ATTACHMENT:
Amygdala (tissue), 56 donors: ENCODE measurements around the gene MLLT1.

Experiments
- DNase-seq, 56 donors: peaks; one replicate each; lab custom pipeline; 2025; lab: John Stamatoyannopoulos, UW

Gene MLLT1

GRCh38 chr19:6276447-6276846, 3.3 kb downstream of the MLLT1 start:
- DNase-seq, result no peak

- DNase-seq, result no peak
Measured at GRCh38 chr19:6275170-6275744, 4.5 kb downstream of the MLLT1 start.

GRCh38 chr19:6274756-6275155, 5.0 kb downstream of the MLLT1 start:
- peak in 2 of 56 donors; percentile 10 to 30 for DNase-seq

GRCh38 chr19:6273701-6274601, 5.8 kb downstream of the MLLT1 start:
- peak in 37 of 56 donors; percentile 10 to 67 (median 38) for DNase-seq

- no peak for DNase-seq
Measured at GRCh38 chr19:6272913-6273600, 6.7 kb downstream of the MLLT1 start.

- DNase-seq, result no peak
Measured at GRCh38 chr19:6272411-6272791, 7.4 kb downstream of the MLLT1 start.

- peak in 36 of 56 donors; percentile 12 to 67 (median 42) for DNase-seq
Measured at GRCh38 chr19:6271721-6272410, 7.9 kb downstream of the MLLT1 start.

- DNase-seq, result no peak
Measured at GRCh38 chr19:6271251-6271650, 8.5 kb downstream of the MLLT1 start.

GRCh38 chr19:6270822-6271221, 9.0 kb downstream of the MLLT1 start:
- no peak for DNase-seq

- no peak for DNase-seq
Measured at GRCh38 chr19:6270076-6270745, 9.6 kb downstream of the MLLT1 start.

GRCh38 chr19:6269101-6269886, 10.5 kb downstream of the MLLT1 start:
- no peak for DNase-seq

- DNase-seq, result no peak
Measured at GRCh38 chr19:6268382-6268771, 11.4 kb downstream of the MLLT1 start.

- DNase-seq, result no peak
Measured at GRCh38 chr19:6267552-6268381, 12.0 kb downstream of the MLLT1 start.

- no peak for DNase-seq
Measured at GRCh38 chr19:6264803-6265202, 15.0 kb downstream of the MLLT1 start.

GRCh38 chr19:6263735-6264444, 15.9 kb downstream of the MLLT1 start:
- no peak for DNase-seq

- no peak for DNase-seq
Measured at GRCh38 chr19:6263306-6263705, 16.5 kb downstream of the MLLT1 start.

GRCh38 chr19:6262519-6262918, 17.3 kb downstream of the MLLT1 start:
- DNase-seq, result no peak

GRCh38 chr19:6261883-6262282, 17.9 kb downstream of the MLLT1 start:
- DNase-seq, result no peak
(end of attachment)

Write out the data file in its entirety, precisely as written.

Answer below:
Amygdala (tissue), 56 donors: ENCODE measurements around the gene MLLT1.

Experiments
- DNase-seq, 56 donors: peaks; one replicate each; lab custom pipeline; 2025; lab: John Stamatoyannopoulos, UW

Gene MLLT1

GRCh38 chr19:6276447-6276846, 3.3 kb downstream of the MLLT1 start:
- DNase-seq, result no peak

- DNase-seq, result no peak
Measured at GRCh38 chr19:6275170-6275744, 4.5 kb downstream of the MLLT1 start.

GRCh38 chr19:6274756-6275155, 5.0 kb downstream of the MLLT1 start:
- peak in 2 of 56 donors; percentile 10 to 30 for DNase-seq

GRCh38 chr19:6273701-6274601, 5.8 kb downstream of the MLLT1 start:
- peak in 37 of 56 donors; percentile 10 to 67 (median 38) for DNase-seq

- no peak for DNase-seq
Measured at GRCh38 chr19:6272913-6273600, 6.7 kb downstream of the MLLT1 start.

- DNase-seq, result no peak
Measured at GRCh38 chr19:6272411-6272791, 7.4 kb downstream of the MLLT1 start.

- peak in 36 of 56 donors; percentile 12 to 67 (median 42) for DNase-seq
Measured at GRCh38 chr19:6271721-6272410, 7.9 kb downstream of the MLLT1 start.

- DNase-seq, result no peak
Measured at GRCh38 chr19:6271251-6271650, 8.5 kb downstream of the MLLT1 start.

GRCh38 chr19:6270822-6271221, 9.0 kb downstream of the MLLT1 start:
- no peak for DNase-seq

- no peak for DNase-seq
Measured at GRCh38 chr19:6270076-6270745, 9.6 kb downstream of the MLLT1 start.

GRCh38 chr19:6269101-6269886, 10.5 kb downstream of the MLLT1 start:
- no peak for DNase-seq

- DNase-seq, result no peak
Measured at GRCh38 chr19:6268382-6268771, 11.4 kb downstream of the MLLT1 start.

- DNase-seq, result no peak
Measured at GRCh38 chr19:6267552-6268381, 12.0 kb downstream of the MLLT1 start.

- no peak for DNase-seq
Measured at GRCh38 chr19:6264803-6265202, 15.0 kb downstream of the MLLT1 start.

GRCh38 chr19:6263735-6264444, 15.9 kb downstream of the MLLT1 start:
- no peak for DNase-seq

- no peak for DNase-seq
Measured at GRCh38 chr19:6263306-6263705, 16.5 kb downstream of the MLLT1 start.

GRCh38 chr19:6262519-6262918, 17.3 kb downstream of the MLLT1 start:
- DNase-seq, result no peak

GRCh38 chr19:6261883-6262282, 17.9 kb downstream of the MLLT1 start:
- DNase-seq, result no peak